Tom Ravens and collaborators are developing process-based coastal erosion models. In contrast to conventional models, these models account for the thermal and mechanical processes that are important in the Arctic. Importantly, these models are well-adapted to forecast future erosion rates in a warming Arctic. There are a number of mechanisms by which Arctic coastal erosion proceeds.One of the most dramatic mechanisms involves the thermal and mechanical cutting of a niche at the base of the coastal bluffs often during storm surges. This mechanism is predominant at Drew Point and other locations on the North Slope coast with high ice content and fine sediments.The niche grows until the overburden exceeds the bluff strength and block collapse results. An image of a fallen block and a conceptual model of the erosion mechanism are provided in the figure below (from Ravens et al. 2012).

Arctic Coastal Erosion Modeling
photo of collapsed block and (b) conceptual model of niche erosion/block collapse erosion mechanism. 

Arctic Coastal Erosion Modeling 2
Photo of coastal bluff at Barter Island (USGS photo)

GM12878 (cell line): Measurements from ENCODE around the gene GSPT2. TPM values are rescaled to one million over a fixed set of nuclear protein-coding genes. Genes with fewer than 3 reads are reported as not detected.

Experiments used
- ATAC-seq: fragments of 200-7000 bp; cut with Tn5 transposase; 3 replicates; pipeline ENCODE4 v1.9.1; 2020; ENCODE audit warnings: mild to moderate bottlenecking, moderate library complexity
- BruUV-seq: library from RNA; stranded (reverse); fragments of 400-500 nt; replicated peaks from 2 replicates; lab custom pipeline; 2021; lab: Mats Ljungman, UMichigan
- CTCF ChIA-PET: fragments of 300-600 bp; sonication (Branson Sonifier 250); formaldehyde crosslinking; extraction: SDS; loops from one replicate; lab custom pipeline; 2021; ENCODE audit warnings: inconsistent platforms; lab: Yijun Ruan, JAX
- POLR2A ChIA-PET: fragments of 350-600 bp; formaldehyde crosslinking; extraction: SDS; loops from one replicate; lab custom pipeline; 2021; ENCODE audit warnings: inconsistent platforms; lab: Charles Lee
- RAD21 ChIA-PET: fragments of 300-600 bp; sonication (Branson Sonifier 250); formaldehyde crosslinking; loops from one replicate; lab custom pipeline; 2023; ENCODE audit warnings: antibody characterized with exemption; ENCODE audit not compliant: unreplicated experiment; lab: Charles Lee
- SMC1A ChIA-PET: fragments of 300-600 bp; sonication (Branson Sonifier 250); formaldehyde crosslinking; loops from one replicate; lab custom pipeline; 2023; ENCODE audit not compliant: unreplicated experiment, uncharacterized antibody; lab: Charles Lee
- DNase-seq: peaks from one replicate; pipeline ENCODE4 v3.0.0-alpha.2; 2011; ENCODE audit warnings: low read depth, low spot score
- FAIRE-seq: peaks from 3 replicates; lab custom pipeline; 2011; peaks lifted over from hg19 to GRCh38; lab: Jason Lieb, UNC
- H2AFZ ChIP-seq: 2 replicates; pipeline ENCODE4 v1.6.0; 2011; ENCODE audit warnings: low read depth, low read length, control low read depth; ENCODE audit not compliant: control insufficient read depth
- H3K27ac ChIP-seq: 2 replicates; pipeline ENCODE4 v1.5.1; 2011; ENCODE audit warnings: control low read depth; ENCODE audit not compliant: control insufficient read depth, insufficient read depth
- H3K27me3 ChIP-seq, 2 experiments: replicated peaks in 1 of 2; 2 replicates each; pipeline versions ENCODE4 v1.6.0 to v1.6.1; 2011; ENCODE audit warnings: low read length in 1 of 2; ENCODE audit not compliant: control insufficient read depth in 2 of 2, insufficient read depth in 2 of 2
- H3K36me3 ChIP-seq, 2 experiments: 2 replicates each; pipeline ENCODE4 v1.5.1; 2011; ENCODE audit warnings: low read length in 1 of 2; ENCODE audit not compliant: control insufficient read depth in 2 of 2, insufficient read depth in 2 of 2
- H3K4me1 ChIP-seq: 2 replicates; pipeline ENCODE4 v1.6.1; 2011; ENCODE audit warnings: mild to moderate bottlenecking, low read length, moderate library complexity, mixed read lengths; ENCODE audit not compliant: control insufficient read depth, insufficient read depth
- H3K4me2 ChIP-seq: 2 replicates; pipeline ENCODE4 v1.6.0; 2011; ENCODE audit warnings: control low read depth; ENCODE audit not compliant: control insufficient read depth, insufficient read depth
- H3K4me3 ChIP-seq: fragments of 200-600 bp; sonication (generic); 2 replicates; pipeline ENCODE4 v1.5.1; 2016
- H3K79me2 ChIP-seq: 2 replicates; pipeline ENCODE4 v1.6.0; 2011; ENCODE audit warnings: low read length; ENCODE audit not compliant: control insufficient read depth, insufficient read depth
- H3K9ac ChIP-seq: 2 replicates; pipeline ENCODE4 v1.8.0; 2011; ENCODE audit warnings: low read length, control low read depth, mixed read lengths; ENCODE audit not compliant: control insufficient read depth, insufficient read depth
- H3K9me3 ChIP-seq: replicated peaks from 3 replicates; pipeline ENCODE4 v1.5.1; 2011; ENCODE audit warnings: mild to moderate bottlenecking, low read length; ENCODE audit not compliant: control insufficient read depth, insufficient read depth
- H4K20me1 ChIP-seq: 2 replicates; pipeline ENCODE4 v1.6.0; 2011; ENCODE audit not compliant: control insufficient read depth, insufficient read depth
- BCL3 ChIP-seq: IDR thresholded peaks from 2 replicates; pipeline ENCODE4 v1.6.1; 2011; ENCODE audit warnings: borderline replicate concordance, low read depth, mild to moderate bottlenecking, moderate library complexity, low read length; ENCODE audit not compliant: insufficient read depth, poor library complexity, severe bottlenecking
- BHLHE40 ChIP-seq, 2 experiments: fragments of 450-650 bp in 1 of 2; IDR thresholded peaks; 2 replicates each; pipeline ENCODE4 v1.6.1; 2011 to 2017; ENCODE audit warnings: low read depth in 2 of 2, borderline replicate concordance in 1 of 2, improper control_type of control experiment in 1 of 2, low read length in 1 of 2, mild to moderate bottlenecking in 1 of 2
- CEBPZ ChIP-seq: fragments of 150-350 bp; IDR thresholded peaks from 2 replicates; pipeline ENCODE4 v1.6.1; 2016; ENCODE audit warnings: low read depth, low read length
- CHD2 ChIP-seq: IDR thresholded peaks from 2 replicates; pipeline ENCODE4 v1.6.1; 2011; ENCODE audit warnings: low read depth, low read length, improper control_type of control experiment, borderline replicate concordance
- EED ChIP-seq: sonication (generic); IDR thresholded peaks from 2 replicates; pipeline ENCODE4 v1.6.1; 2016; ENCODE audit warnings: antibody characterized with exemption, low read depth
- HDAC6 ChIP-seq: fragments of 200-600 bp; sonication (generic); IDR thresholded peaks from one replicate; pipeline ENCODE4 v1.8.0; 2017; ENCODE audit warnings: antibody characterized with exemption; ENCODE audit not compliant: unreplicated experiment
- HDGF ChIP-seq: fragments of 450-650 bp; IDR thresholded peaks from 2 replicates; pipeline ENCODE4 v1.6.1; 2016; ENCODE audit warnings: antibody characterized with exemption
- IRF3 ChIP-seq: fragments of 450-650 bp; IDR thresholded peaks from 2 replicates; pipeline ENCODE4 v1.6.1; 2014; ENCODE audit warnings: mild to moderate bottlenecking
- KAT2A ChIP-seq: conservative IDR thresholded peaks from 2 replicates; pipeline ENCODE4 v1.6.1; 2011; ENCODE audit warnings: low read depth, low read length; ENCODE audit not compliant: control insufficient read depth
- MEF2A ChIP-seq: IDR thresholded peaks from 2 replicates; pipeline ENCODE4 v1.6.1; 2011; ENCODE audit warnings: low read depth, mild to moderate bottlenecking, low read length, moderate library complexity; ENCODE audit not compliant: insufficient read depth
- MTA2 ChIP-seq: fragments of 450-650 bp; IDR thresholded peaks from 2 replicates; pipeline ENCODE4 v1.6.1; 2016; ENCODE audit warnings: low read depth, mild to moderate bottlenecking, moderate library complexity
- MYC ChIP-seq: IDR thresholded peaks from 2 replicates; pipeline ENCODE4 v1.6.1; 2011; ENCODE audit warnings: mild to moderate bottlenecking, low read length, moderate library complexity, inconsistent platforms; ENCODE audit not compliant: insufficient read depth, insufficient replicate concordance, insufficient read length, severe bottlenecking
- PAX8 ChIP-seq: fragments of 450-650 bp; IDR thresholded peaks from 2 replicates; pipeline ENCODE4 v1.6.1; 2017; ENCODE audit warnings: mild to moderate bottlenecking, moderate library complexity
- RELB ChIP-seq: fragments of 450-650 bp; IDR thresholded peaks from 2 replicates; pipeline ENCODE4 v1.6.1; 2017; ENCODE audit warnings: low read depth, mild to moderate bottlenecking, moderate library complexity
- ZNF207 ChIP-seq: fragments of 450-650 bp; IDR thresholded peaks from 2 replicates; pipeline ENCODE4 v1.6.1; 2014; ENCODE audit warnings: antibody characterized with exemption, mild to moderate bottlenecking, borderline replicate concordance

Following up on this work, Tom and collaborator Li Erickson (USGS) are working to address other types of coastal erosion mechanisms. At the 2011 AGU Fall Meeting, Tom and co-authors presented preliminary work on a new coastal erosion model applicable at high coastal bluffs with high ice content and coarse sediments (e.g., Barter Island, Figure 8). At these sites, erosion proceeds via two complementary mechanisms. First, throughout the summer there is thaw slumping of the bluff face due to radiativeand convective heat transfer.Also, there are annual storm surges that transport the slumped sediment offshore. The thaw slumping and the annual storm surges together establish the normal beach profile which is much higher at the bluff toe than what is seen at a location like Drew Point. The normal yearly storm does not have sufficient surge to cause niche erosion. Occasionally, about every 10 years, there is a massive storm with a sufficient surge to cause niche erosion and block collapse. Figure 8 shows evidence of niche formation probably from the 2008 storm surge.




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